For simplicity’s sake, Komodo developers define UTXO as the amount that stays in a wallet after a user receives or send funds, which means that UTXO can also be described as “unspent transaction.” While UTXO can be of any size and the developers of wallets decide how their software is going to be dividing funds into packets of data, it is important to note that UTXO can only be created or edited when a transaction is occurring because it is at this moment that a user is interacting with the public blockchain.
In the example about regular money before, the person gave a bill to a cashier to break and in return received several smaller bills. This is exactly what happens on cryptocurrency networks with UTXOs. To compare a digital currency network to a regular wallet with paper money and coins, a collection of regular bills and coins is nothing more than a set of UTXOs, or unspent money from previous transactions. When a person buys something, the number of bills and coins in the wallet changes and becomes something else. On the Bitcoin network, UTXOs change.
For example, funds in a Bitcoin wallet can be viewed as unspent amounts from previous transactions. Let’s say that a user has 2 BTC and this amount consists of UTXO #1 of 0.5BTC, UTXO #2 of 0.6BTC, and UTXO #3 of 0.9BTC. If the user wants to spend 0.7BTC, the software will need to send out UTXO that will be equal or greater than the amount of the transaction, just like if a person needed to buy something, for say, $11, he would need to give $10 and $1 or $10 and $5 or three $5 or any other combination of bills and coins that is equal or greater than $11. If the combination were to be more than $11, say, $10 and $5, the person would receive $4 in change. Cryptocurrency networks calculate and return change to wallets in a similar way. It is also important to remember that on many of the networks, including Bitcoin, miners get a fee for including a transaction into a block of Bitcoin blockchain. Because Bitcoin creates UTXOs during transactions, the fee can be represented by a UTXO taken out of a wallet. The number of UTXOs in a wallet of a user changes over time as the user engages in transactions, be it sending funds or receiving funds. A user may have many small UTXOs that all to a balance or have one UTXO that represents the entire balance of the wallet.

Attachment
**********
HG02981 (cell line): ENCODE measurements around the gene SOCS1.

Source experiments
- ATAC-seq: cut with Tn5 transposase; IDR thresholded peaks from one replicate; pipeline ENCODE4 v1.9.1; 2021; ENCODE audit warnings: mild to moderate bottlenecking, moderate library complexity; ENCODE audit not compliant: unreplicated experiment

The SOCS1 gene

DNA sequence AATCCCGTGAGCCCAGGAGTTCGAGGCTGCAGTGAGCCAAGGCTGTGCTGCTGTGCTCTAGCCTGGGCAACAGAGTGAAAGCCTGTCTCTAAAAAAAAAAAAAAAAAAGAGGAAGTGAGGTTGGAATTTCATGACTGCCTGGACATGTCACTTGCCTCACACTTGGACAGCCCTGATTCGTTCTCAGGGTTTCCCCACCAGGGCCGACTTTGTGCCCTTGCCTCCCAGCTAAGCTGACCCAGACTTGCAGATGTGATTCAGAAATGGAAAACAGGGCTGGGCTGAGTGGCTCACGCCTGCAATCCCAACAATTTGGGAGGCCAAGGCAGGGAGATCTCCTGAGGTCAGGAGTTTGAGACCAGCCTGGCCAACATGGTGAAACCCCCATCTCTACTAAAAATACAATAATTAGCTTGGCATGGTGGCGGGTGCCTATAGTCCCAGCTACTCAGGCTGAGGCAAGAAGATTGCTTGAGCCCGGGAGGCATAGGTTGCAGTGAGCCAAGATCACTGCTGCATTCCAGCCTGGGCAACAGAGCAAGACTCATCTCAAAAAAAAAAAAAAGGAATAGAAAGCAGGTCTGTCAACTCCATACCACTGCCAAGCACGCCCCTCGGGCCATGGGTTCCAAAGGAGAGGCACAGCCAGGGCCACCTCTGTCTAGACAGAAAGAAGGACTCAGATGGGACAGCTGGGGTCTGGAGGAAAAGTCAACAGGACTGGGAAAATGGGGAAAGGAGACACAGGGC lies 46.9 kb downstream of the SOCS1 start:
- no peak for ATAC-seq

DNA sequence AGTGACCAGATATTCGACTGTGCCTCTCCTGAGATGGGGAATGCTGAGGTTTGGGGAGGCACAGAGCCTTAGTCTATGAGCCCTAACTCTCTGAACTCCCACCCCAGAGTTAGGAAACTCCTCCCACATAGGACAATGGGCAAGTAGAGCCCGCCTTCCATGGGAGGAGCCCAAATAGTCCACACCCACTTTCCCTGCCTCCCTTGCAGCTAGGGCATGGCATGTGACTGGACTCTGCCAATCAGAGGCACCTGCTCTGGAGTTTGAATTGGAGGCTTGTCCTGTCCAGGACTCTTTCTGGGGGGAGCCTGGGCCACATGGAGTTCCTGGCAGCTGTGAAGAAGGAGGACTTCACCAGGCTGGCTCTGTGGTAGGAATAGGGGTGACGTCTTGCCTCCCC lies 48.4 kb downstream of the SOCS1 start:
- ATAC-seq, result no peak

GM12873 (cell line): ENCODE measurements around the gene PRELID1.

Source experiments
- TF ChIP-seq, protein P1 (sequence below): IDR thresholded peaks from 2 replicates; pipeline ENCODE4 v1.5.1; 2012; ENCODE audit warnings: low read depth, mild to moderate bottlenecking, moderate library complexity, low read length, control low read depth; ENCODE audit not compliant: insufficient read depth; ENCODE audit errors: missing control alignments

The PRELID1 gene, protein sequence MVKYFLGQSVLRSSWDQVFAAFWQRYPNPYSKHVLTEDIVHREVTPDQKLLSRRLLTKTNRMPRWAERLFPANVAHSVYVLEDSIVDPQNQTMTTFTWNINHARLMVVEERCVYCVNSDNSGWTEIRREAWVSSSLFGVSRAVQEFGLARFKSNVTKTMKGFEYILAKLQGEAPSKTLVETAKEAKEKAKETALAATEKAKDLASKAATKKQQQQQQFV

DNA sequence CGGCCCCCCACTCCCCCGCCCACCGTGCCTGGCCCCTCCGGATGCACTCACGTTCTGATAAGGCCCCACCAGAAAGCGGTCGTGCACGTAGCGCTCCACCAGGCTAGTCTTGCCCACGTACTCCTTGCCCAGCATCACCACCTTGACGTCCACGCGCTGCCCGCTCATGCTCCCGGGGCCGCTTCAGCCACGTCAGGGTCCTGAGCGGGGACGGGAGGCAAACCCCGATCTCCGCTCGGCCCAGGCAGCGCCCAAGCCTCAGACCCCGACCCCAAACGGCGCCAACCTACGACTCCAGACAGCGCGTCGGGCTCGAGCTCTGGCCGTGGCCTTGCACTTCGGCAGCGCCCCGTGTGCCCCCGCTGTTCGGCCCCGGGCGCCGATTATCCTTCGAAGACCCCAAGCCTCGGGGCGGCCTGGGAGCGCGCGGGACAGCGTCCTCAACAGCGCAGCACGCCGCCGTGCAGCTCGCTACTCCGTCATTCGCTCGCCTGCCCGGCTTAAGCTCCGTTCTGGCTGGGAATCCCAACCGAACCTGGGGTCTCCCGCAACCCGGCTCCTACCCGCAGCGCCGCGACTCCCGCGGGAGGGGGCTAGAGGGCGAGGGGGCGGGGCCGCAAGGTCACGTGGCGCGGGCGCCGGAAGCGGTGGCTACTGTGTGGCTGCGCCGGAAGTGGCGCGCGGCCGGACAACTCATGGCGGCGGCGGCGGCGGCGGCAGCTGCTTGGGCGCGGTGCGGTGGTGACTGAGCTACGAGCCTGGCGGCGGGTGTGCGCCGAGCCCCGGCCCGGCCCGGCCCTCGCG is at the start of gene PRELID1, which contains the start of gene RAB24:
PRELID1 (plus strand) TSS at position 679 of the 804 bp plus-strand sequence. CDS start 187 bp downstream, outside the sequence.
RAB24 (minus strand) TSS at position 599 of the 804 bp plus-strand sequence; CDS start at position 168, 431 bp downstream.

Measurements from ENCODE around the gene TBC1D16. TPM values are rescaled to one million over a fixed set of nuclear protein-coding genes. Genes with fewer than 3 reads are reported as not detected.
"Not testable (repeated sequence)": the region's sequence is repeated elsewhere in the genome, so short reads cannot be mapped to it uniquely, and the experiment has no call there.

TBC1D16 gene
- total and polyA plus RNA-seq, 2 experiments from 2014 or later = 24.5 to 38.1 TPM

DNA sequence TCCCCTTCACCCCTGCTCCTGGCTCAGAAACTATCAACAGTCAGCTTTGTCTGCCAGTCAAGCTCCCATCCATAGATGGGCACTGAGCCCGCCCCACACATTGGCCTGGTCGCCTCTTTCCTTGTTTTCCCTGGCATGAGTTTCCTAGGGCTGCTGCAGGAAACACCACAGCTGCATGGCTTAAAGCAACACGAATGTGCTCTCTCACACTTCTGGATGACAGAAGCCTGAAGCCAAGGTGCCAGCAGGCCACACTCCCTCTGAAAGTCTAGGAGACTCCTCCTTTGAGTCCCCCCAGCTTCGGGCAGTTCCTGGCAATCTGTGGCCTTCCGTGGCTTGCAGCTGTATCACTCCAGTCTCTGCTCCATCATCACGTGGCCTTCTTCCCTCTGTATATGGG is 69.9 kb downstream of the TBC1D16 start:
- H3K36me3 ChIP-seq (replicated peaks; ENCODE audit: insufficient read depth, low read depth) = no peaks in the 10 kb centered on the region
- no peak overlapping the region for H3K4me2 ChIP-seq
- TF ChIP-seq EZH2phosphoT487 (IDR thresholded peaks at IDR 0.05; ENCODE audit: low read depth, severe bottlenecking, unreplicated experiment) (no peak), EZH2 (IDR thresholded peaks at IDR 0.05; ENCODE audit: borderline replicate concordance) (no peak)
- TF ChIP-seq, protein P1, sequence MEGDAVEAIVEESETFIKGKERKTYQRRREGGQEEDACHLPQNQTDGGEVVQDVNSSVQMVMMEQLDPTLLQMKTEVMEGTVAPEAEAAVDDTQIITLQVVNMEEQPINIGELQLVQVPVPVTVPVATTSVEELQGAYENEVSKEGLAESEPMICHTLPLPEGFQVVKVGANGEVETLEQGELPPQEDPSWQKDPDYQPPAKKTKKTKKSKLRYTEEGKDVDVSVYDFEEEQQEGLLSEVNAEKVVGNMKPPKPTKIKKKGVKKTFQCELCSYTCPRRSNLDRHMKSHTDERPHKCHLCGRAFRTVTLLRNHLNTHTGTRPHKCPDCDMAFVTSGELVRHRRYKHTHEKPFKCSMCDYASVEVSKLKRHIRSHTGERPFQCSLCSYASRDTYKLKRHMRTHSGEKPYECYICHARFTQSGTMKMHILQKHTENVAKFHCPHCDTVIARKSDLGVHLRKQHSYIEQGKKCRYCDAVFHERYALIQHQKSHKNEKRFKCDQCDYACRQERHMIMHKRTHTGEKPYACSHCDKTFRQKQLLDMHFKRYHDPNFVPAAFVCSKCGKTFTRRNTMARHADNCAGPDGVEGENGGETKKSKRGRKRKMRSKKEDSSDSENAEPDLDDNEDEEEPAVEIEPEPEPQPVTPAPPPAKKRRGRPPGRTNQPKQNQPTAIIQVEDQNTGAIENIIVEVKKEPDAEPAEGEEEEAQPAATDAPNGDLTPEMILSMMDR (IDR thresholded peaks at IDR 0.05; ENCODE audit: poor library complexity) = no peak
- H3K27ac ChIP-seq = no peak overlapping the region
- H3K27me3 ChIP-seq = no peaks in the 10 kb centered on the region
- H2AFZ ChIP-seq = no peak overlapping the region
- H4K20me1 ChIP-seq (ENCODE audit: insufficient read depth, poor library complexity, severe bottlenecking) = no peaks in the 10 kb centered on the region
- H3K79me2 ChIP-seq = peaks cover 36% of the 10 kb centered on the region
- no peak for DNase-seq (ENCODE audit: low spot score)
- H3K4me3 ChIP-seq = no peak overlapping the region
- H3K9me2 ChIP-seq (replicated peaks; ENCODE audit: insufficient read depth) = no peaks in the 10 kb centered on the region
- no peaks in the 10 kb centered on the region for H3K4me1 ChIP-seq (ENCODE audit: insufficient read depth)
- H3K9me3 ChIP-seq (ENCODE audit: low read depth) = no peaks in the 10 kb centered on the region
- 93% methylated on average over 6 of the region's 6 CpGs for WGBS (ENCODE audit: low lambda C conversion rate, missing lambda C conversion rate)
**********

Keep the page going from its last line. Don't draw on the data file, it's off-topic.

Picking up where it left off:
The concept of UTXOs is critically important to the operations of Komodo’s BarterDex decentralized exchange because from the software standpoint, matching and exchanging various UTXOs between users in real time is a very complex task.
Here is an example that illustrates this complexity. If a person has a $20 bill and wants to spend $15 playing an arcade game, the task is easy in part because in essence there are only two currencies in play here, the USD and the arcade tokens: the person gives $20 to a human cashier, gets $15 in tokens and $5 as change even though the original condition was somewhat restrictive in that it started with a $20 bill.
The goal of Komodo developers with BarterDex was to create a completely decentralized exchange, which means decentralizing and making as general as possible all variables in the example above. For example, the cashier in the example above is a centralization point and all centralization points in all the centralized systems have high probabilities of attacks, corruption, and mistakes. This means that there can be no human being or a single server in the BarterDex system that would exchange one currency into a different currency. The number of currencies, both fiat and digital, has been another challenge because users of BarterDex want to have various coins in their wallets and trading portfolios. In addition, trading needs to happen in real time, which means that the software would need to be able to interact with a large number of separate blockchain projects while providing sufficient liquidity and allowing BarderDex users to trade quickly and easily.